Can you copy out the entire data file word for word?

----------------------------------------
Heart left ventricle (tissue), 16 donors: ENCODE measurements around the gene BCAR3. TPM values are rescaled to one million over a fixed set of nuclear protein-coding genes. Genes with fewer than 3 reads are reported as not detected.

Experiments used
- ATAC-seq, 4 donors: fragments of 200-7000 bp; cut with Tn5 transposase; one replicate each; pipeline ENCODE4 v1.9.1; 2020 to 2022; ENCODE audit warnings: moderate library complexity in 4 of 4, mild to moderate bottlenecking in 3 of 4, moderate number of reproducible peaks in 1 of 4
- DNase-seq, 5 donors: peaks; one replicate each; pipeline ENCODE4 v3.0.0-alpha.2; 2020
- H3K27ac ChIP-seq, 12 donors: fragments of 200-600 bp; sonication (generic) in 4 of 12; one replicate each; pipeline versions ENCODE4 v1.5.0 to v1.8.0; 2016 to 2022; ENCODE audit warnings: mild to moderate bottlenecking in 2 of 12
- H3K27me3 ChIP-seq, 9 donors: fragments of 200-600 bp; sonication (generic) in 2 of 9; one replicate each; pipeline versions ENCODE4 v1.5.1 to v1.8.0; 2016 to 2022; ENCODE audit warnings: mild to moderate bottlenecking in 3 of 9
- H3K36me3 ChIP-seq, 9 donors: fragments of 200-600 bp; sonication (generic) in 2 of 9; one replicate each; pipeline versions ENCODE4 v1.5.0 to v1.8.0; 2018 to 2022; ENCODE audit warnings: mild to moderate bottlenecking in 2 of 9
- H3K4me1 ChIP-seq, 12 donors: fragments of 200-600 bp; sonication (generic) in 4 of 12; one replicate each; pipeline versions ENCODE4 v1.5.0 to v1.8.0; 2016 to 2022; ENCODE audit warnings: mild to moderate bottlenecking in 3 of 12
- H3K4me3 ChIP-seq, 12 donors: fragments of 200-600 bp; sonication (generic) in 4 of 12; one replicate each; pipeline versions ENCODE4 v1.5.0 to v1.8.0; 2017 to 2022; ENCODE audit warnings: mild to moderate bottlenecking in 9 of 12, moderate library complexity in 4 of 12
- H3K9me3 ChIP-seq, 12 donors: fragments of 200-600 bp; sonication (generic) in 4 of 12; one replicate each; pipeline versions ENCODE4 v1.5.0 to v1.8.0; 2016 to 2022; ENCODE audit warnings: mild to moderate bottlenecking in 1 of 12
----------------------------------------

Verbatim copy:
Heart left ventricle (tissue), 16 donors: ENCODE measurements around the gene BCAR3. TPM values are rescaled to one million over a fixed set of nuclear protein-coding genes. Genes with fewer than 3 reads are reported as not detected.

Experiments used
- ATAC-seq, 4 donors: fragments of 200-7000 bp; cut with Tn5 transposase; one replicate each; pipeline ENCODE4 v1.9.1; 2020 to 2022; ENCODE audit warnings: moderate library complexity in 4 of 4, mild to moderate bottlenecking in 3 of 4, moderate number of reproducible peaks in 1 of 4
- DNase-seq, 5 donors: peaks; one replicate each; pipeline ENCODE4 v3.0.0-alpha.2; 2020
- H3K27ac ChIP-seq, 12 donors: fragments of 200-600 bp; sonication (generic) in 4 of 12; one replicate each; pipeline versions ENCODE4 v1.5.0 to v1.8.0; 2016 to 2022; ENCODE audit warnings: mild to moderate bottlenecking in 2 of 12
- H3K27me3 ChIP-seq, 9 donors: fragments of 200-600 bp; sonication (generic) in 2 of 9; one replicate each; pipeline versions ENCODE4 v1.5.1 to v1.8.0; 2016 to 2022; ENCODE audit warnings: mild to moderate bottlenecking in 3 of 9
- H3K36me3 ChIP-seq, 9 donors: fragments of 200-600 bp; sonication (generic) in 2 of 9; one replicate each; pipeline versions ENCODE4 v1.5.0 to v1.8.0; 2018 to 2022; ENCODE audit warnings: mild to moderate bottlenecking in 2 of 9
- H3K4me1 ChIP-seq, 12 donors: fragments of 200-600 bp; sonication (generic) in 4 of 12; one replicate each; pipeline versions ENCODE4 v1.5.0 to v1.8.0; 2016 to 2022; ENCODE audit warnings: mild to moderate bottlenecking in 3 of 12
- H3K4me3 ChIP-seq, 12 donors: fragments of 200-600 bp; sonication (generic) in 4 of 12; one replicate each; pipeline versions ENCODE4 v1.5.0 to v1.8.0; 2017 to 2022; ENCODE audit warnings: mild to moderate bottlenecking in 9 of 12, moderate library complexity in 4 of 12
- H3K9me3 ChIP-seq, 12 donors: fragments of 200-600 bp; sonication (generic) in 4 of 12; one replicate each; pipeline versions ENCODE4 v1.5.0 to v1.8.0; 2016 to 2022; ENCODE audit warnings: mild to moderate bottlenecking in 1 of 12